Scuba divers experience chemical equilibrium in their bodies when they dive. Chemical equilibrium is achieved when the forward and reverse reactions occur at a constant rate. Le Chatelier’s principle states that when a system at equilibrium is disturbed (change in temperature, pressure or concentration) the equilibrium position shifts to counteract the disturbance. Scuba divers have implemented Le Chatelier’s principle to restore equilibrium when there is a change in pressure. We inhale air which is comprised of approximately 20% oxygen and approximately 80% nitrogen along with other gases. At normal atmospheric pressure our body breaks down oxygen and nitrogen. The body absorbs oxygen and small amounts of nitrogen, however, nitrogen cannot be completely dissolved at normal pressure. The body’s ability to intake gases changes when the pressure changes. My equilibrium equation of respiration under pressure:
O2 (g) + N2 (g) ⇋ 2NO (g)
This is similar to the actual equilibrium equation. It states that oxygen and nitrogen when inhaled dissolve into the body as nitrogen monoxide when the pressure is increased. Nitrogen monoxide decomposes to form oxygen and nitrogen when the pressure is decreased. In the ocean, the pressure is greater at the bottom of the ocean compared to the top. When scuba divers dive, they maintain a constant rate when ascending and descending to allow the body to remain at equilibrium. If the scuba divers ascend or descend rapidly the body will not have enough time to completely dissolve or remove nitrogen from the tissue to achieve equilibrium.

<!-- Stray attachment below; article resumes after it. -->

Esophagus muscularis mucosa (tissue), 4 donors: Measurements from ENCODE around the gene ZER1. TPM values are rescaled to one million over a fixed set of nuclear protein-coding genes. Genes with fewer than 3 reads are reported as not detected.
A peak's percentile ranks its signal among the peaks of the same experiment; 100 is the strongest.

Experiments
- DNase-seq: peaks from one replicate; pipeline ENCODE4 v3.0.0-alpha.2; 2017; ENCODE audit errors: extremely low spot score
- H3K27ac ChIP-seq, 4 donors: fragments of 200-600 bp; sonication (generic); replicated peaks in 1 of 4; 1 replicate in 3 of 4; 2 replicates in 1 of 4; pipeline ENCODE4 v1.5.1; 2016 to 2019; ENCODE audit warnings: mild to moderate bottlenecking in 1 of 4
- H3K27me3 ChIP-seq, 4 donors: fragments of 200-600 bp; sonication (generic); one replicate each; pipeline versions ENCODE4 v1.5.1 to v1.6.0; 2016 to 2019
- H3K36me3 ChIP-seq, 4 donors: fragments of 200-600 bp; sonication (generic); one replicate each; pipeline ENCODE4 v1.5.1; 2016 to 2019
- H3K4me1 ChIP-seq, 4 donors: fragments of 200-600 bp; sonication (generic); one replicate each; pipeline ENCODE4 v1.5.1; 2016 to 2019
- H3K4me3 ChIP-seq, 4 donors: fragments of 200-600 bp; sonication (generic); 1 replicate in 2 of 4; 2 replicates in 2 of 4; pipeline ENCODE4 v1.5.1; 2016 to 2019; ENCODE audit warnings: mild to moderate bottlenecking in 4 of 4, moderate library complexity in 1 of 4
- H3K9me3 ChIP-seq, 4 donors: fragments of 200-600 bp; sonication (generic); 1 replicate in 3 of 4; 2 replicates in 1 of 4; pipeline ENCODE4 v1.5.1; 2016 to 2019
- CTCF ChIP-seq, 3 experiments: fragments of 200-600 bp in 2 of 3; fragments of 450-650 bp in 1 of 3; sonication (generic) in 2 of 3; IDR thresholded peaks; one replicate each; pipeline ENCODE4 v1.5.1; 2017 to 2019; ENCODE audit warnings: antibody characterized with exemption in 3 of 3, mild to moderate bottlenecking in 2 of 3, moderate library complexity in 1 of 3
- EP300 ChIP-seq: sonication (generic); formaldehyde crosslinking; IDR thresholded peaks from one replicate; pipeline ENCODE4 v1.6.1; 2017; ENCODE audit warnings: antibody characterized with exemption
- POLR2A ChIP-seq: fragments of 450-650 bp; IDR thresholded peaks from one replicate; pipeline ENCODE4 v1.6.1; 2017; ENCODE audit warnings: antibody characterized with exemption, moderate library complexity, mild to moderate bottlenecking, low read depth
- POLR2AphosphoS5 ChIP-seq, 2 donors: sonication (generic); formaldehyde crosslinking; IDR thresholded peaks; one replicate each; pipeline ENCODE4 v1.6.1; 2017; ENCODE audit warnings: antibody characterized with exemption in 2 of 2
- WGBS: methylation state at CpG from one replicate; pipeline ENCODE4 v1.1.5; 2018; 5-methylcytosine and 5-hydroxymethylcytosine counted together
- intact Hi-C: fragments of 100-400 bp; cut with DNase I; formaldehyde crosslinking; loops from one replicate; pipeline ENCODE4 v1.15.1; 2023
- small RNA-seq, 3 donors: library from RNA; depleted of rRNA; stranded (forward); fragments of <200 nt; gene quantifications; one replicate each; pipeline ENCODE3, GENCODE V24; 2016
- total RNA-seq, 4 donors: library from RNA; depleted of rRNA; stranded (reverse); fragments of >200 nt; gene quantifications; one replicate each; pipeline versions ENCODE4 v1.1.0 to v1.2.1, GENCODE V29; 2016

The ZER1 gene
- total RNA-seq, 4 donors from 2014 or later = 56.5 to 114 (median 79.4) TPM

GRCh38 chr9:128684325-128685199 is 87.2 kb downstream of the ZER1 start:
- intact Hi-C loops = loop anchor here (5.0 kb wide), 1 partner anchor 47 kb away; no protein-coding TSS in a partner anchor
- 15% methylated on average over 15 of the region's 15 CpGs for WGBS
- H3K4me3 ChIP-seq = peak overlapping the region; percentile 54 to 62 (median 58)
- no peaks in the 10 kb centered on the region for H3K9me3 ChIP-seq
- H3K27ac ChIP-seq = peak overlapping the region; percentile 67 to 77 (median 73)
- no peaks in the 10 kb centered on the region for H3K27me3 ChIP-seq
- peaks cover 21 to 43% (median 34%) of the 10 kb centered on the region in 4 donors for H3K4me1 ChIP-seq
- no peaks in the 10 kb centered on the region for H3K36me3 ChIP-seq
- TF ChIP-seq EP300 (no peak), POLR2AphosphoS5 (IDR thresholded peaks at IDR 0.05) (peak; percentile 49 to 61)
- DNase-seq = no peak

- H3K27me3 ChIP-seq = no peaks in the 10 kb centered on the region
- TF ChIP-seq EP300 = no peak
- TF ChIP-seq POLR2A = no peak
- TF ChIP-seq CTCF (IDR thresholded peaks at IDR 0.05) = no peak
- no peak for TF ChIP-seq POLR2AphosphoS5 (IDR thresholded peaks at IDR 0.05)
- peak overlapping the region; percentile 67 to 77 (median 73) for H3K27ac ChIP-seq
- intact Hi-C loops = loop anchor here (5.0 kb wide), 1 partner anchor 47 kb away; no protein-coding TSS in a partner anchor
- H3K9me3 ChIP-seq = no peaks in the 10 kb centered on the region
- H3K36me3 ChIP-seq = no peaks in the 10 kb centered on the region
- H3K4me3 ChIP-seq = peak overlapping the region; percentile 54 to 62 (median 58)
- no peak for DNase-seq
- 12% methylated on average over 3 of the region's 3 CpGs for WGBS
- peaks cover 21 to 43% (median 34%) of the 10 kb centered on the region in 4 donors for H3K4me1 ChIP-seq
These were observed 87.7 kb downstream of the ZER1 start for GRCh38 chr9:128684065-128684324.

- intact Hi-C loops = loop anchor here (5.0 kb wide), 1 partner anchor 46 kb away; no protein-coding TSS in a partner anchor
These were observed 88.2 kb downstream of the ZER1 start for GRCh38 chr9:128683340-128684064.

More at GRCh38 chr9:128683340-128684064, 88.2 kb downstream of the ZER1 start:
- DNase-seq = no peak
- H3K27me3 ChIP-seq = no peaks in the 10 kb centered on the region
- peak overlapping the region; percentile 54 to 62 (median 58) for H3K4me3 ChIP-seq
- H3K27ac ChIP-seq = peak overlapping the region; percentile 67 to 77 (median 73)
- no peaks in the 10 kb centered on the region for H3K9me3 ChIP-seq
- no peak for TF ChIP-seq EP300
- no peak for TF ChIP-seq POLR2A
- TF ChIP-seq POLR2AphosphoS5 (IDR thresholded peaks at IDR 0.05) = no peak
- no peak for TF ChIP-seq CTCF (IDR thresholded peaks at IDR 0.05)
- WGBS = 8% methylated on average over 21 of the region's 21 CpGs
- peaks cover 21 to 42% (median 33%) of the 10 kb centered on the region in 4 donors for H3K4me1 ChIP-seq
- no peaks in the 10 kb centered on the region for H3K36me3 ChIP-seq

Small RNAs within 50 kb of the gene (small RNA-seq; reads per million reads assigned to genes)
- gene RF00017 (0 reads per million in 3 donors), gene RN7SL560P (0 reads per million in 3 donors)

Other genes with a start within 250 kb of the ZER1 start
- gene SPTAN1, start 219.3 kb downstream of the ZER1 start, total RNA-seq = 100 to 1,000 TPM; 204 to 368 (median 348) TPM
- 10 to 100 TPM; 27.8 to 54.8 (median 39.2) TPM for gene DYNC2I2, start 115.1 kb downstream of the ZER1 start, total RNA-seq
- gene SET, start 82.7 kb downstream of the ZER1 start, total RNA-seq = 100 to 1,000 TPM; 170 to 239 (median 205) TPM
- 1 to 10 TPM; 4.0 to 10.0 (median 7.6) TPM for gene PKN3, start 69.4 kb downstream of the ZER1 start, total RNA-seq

Figure 1.0: Inflamation of the joints due to accumulation of excess gas from rapid shange in pressure.
When the system is under pressure it shifts the equilibrium to reduce pressure. In this scenario there would be a greater absorption of nitrogen in the body. Le Chatelier’s principle is clearly demonstrated by scuba divers on a regular basis as their bodies accommodate to the pressure and reach chemical equilibrium with the inhaled gases. If the body is not properly brought to equilibrium, nitrogen bubbles start to form in the skin, blood vessels, joints and the brain which cause great pain and discomfort.
Figure 1.1: Decompression chamber (restoring body equilibrium by changing pressure gradually outside of the water)
Using Le Chatelier’s principle, the death rate of scuba divers decreased over the years as the divers’ bodies were better able to reach equilibrium with the surroundings. Now, divers are one of the true examples who inherit the concepts of Le Chatelier’s principle in their daily work.
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